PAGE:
Caffeine craze pushes students through finals

Molly Doyle, sophomore in veterinary medicine, studys for finals with a cup of black coffee at the student-filled Starbucks on Dec. 10, 2015. (Regan Tokos | The Collegian)

With finals week looming, the level of caffeine in students’ systems seems to rise as their amount of sleep falls.

“I’m often up a lot later and trying to get up a lot earlier during finals week, so I find that I drink tea multiple times in a day,” Michaela Richards, senior in public relations, said.

Plenty of students seem to have habits like this, but when is enough, enough?

“After further researching this topic, I found that the maximum limit of caffeine a person should intake a day is 400 milligrams,” Jenny Yuen, Lafene Student Health Center health educator, said. “This is around four cups of brewed coffee a day or two energy shots.”

As far as caffeine intake goes, there are several benefits and a few drawbacks.

According to Yuen, the pros of caffeine include memory improvement, decreased fatigue, an increase in mental functioning and a quicker reaction time.

There are only a few cons from reasonable caffeine use, but according to Yuen, “a prolonged use of anything is not the best.”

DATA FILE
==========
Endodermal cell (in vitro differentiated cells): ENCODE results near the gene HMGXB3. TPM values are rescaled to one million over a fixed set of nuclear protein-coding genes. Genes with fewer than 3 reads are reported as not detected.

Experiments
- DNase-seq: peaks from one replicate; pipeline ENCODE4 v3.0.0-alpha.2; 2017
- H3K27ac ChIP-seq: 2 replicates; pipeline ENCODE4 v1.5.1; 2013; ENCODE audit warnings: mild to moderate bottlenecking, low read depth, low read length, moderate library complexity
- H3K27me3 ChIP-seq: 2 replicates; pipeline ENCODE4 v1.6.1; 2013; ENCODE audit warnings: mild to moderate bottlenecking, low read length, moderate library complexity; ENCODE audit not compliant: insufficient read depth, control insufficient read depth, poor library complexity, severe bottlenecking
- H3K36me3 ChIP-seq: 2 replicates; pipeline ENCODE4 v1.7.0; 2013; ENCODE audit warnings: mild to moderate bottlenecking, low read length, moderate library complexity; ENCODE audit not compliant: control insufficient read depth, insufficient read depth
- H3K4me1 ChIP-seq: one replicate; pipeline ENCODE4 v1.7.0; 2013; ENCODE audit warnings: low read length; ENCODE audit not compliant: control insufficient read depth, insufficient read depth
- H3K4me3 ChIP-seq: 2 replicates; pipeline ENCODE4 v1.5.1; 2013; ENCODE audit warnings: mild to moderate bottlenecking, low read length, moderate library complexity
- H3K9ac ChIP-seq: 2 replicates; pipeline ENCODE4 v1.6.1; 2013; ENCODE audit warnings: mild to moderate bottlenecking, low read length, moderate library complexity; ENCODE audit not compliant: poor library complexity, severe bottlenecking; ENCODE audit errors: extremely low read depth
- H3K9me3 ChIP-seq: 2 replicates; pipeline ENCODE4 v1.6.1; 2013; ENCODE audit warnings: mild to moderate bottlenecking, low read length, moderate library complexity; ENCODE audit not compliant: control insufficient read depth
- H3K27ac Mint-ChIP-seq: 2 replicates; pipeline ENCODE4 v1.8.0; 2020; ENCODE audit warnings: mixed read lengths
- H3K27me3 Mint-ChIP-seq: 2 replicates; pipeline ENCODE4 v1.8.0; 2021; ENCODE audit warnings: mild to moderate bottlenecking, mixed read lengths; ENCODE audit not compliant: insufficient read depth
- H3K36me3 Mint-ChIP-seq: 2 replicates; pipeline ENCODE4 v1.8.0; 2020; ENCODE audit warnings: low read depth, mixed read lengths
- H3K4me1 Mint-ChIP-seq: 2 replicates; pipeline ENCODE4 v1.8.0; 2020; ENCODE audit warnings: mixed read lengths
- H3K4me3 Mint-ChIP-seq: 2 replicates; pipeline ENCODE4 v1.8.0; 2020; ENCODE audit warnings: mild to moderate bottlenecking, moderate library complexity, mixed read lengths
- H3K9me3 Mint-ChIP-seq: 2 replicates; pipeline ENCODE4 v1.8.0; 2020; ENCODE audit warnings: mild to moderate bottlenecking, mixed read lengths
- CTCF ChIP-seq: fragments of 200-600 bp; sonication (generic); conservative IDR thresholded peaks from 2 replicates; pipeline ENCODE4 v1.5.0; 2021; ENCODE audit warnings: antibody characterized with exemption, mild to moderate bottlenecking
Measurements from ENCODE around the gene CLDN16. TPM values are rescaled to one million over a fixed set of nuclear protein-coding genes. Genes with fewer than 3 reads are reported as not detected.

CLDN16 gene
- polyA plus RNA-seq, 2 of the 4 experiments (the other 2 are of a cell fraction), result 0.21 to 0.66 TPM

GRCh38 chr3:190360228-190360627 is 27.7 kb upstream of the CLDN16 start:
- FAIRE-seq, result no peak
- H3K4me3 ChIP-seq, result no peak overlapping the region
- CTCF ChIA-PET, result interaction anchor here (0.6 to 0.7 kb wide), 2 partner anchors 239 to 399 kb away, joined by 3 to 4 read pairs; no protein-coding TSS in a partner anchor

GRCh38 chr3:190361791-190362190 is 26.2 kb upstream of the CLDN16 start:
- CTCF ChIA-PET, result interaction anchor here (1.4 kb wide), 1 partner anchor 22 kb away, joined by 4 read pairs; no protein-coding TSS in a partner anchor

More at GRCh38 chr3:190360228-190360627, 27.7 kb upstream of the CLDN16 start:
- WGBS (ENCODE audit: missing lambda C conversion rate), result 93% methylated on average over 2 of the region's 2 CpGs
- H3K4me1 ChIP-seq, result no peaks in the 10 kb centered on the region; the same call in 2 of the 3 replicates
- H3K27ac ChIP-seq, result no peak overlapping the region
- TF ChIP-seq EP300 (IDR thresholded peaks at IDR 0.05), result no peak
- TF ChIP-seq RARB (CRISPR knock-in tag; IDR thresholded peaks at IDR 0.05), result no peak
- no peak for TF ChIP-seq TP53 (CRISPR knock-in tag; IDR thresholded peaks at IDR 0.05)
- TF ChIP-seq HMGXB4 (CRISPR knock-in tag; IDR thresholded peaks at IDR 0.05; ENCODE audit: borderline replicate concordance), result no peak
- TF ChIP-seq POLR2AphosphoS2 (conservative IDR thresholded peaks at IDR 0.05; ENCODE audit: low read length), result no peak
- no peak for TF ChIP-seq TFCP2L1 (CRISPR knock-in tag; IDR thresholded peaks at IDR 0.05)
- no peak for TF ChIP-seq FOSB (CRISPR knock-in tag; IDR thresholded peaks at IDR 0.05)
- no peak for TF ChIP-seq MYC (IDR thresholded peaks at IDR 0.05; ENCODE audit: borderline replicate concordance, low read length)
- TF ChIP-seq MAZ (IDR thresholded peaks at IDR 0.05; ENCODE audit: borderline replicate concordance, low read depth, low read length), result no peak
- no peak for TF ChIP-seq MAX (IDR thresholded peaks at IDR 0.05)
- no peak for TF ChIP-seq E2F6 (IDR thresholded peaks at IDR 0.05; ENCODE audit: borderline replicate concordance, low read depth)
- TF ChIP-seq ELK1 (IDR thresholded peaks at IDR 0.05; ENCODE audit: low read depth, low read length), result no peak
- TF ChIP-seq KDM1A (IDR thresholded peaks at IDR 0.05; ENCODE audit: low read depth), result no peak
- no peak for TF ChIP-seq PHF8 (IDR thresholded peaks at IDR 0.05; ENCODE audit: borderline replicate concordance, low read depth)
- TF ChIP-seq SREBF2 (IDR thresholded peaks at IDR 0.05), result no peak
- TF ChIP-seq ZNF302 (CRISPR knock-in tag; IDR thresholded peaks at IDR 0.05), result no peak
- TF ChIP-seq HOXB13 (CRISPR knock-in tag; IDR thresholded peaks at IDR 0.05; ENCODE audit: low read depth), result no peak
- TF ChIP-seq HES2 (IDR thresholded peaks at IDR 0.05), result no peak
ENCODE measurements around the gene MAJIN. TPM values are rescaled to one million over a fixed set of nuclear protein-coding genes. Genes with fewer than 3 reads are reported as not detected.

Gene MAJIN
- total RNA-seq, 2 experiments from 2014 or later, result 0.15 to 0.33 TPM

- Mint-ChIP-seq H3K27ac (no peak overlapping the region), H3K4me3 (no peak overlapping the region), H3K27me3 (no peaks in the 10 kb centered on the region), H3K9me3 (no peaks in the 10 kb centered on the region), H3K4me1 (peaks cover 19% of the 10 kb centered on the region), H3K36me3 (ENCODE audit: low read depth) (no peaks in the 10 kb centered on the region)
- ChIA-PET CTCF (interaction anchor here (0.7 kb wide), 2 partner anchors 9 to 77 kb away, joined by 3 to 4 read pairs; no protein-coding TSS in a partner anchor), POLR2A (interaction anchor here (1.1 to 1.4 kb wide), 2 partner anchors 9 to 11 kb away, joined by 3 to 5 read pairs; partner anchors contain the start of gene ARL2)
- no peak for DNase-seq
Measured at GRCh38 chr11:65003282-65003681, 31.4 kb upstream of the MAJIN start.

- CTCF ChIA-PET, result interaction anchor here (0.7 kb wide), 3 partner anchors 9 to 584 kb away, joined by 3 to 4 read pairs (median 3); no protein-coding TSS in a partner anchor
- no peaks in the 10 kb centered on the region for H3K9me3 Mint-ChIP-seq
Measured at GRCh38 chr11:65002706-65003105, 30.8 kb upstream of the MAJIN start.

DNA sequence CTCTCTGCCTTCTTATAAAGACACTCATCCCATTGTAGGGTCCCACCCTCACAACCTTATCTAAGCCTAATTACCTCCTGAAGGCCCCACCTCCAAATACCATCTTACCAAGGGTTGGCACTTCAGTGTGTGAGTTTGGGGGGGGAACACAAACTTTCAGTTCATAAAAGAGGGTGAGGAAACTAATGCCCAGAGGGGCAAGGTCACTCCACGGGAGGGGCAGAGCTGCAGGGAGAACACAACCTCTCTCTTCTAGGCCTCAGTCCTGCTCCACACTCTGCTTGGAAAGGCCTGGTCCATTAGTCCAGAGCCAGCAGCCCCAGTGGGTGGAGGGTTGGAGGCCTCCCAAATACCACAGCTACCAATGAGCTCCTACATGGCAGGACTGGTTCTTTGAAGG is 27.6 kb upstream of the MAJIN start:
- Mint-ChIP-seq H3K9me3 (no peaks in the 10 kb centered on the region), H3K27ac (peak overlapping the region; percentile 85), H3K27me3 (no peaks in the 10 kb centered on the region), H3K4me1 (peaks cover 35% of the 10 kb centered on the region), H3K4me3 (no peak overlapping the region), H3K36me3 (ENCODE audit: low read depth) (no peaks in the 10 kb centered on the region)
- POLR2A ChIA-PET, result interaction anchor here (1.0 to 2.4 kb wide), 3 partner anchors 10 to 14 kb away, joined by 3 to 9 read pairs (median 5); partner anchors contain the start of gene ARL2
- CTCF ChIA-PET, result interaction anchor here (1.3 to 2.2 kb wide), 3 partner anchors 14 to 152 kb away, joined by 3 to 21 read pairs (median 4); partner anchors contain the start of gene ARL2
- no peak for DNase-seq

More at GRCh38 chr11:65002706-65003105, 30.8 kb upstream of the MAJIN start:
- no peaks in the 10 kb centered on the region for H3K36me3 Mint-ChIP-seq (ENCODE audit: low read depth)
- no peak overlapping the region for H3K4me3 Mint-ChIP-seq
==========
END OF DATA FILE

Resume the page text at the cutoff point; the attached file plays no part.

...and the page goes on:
One con is that if an individual already has high blood pressure, caffeine can increase the risk of heart disease.

“There are actually a lot of teas that I will drink that are decaf or even help me sleep, but I usually have a nice cup of tea to boost my spirits or wake me up in the morning,” Richards said. “Herbal teas like green tea can help boost your metabolism, too. However, too much caffeine makes me extremely jittery and lightheaded. I have to monitor how much I drink.”

Yuen suggested that instead of soda, regular coffee and tea, or energy drinks, an individual could drink lighter-brewed tea, half-caf or decaf coffee, all of which have an increasingly lower amount of caffeine in them.

“These substitutions still allow for the intake of caffeine, but at a much lower and healthier level,” Yuen said. “While most people think decaf coffee is completely caffeine-free, in reality it still has about 5 percent of the normal amount of caffeine.”

While drinking products with caffeine is popular, it only provides for a short-term solution.

Brittany Haynes, sophomore in hospitality management, said she tried to pull all-nighters last semester to study for finals with the help of a lot of caffeine. According to Haynes, her tired mind and body didn’t do very well on her finals, so she decided that studying earlier and being well-rested was the better option.

“I really want to drive home the fact that caffeine gives a temporary buzz and doesn’t provide as much benefit as most think,” Yuen said. “The key to success is to get a good night’s rest, have good time-management skills and drink plenty of water instead.”